Within the past several weeks, presidential aspirant Barack Obama has announced that he would meet with America's enemies and attack America's friends. Those interested in a dramatic departure from Bush/Cheney need look no further.
Asked whether he would -- without preconditions -- meet with the leaders of Iran, Syria, Venezuela, Cuba and North Korea, Obama declared that he would and added, "I think it's a disgrace that we have not spoken to them." (Actually, the U.S. has had diplomatic contact with all of those nations, just not at the presidential level.)
A week later, in a major foreign policy address, Sen. Obama scolded the leader of Pakistan and warned, "I understand that President Musharraf has his own challenges. But let me make this clear. There are terrorists holed up in those mountains who murdered 3,000 Americans. They are plotting to strike again. . . . If we have actionable intelligence about high-value terrorist targets and President Musharraf will not act, we will."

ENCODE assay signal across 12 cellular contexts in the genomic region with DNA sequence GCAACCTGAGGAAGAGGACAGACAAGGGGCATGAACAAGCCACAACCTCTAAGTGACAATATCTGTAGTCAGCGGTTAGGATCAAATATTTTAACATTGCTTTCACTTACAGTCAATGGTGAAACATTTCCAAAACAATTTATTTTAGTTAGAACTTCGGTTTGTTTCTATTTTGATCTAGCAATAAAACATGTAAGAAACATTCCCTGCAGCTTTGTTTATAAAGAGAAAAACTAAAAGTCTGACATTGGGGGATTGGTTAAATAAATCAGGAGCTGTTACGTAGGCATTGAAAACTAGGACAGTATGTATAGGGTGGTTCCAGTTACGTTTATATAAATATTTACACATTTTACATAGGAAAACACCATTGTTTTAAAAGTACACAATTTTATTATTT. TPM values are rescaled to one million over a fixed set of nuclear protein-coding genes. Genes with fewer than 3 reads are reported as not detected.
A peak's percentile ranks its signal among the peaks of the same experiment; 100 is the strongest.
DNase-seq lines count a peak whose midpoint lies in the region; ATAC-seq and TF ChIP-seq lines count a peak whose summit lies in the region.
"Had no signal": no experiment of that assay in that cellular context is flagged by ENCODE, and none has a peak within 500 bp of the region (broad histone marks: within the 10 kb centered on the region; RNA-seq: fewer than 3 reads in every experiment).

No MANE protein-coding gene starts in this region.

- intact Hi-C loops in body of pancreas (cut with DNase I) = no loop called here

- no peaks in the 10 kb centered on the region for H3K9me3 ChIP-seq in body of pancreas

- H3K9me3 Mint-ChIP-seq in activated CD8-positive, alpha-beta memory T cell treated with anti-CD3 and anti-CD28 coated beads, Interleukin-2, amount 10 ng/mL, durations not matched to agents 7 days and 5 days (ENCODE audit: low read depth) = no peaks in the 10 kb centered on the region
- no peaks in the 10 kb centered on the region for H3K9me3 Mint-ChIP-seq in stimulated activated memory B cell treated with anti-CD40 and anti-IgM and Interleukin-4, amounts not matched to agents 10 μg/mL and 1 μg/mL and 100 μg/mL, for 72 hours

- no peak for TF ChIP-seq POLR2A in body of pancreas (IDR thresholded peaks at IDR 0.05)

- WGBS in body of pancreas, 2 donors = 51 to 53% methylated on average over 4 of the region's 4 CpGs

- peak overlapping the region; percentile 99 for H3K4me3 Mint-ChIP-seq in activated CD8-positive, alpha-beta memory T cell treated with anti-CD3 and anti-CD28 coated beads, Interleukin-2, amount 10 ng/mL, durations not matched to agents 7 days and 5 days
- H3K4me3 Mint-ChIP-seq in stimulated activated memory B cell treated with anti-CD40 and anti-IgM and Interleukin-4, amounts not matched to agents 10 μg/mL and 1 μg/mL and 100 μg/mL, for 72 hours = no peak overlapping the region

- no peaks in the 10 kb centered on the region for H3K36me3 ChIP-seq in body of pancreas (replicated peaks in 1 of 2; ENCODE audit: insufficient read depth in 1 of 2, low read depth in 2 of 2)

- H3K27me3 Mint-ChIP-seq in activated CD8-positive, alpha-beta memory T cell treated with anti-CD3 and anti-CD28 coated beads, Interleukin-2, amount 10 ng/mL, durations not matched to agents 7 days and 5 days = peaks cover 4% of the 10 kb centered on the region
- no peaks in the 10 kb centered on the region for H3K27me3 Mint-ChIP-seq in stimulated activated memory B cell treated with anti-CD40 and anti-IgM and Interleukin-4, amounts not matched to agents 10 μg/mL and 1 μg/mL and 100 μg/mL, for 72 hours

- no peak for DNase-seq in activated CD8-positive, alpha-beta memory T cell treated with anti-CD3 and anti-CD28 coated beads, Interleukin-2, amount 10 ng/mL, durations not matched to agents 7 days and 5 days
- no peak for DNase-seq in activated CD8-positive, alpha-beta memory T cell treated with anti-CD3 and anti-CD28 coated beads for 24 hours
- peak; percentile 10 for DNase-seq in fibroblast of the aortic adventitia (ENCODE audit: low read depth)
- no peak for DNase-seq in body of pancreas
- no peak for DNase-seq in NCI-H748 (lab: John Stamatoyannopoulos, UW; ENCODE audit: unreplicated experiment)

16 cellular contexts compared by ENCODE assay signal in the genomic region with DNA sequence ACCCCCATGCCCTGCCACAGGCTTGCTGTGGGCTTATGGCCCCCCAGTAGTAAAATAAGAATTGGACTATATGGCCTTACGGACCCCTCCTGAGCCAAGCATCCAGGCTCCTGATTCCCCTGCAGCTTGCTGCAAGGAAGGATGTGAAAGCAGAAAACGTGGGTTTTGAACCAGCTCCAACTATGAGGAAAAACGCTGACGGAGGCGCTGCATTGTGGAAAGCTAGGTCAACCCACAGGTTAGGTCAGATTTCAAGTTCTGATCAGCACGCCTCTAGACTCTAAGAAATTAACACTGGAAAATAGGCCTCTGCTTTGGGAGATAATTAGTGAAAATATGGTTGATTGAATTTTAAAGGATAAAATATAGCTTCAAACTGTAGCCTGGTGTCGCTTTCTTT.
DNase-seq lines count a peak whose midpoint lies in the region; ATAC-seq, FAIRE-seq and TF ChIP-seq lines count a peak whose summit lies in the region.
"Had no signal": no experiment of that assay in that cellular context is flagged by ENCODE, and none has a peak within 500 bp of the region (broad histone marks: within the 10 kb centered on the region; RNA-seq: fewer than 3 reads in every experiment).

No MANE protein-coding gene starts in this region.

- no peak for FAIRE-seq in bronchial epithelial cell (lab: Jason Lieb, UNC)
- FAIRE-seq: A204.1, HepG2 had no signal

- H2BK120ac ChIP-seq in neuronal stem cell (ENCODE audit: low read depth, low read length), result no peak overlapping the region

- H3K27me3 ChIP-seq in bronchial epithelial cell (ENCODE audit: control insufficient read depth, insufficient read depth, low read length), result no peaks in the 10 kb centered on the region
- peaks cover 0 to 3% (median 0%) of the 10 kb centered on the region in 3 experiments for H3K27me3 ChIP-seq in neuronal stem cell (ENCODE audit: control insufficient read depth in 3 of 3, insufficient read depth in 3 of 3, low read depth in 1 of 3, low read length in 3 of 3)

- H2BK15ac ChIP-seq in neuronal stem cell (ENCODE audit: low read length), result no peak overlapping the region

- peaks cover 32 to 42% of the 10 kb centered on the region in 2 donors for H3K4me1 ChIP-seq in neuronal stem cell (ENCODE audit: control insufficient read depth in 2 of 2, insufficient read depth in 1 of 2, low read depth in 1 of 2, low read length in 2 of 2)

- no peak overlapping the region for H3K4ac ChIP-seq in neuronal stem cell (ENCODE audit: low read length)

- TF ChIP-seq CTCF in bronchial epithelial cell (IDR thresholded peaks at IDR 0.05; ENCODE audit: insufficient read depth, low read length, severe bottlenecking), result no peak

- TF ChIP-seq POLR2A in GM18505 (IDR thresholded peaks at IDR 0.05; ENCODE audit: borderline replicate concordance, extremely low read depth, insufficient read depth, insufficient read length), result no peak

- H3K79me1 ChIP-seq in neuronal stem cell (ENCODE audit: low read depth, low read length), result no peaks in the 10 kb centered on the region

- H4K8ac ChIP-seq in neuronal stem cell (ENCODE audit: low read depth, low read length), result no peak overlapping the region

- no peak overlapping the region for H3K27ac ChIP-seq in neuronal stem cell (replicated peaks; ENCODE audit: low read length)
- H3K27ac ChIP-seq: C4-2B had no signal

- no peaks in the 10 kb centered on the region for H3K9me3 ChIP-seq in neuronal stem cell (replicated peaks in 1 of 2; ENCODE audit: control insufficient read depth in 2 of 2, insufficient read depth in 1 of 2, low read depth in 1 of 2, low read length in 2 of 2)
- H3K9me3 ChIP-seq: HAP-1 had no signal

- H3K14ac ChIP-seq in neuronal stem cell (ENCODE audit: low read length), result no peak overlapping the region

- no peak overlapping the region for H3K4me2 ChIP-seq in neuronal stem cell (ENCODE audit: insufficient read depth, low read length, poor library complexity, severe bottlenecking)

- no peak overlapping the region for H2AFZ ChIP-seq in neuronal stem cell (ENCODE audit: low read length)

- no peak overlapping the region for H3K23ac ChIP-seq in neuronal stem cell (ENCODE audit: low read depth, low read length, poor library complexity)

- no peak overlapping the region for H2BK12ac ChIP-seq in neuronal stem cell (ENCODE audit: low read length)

To be fair to Sen. Obama, there is no doubt that Pakistan is a terror haven and a flimsy ally. But Pakistan's very precariousness in this struggle -- to say nothing of its nuclear arsenal -- argues for particular finesse and restraint, one would think. What is it about American allies that Democrats seem to find so offensive? When Jimmy Carter was president, he inaugurated a foreign policy ostentatiously based on respect for "human rights." Yet the principal targets of his human rights crusade were American allies like the shah of Iran, while traditional enemies like the Soviet Union and Cuba 'scaped whipping. That turned out well, didn't it?
We've heard endlessly about America's blunder in supporting the mujahadeen in Afghanistan during the war against the Soviet occupation. The unintended consequence was to strengthen the Islamists. Fair enough. Few foresaw that our allies in defeating the communists would then turn against us. But what of Jimmy Carter's abandonment of the shah? No foresight was required. Even in 1979, it was clear that the only beneficiaries of a revolution in Iran would be either the leftists or the Islamists. If the mullahs had not seized control of Iran in 1979, the world would be a far, far less dangerous place today.
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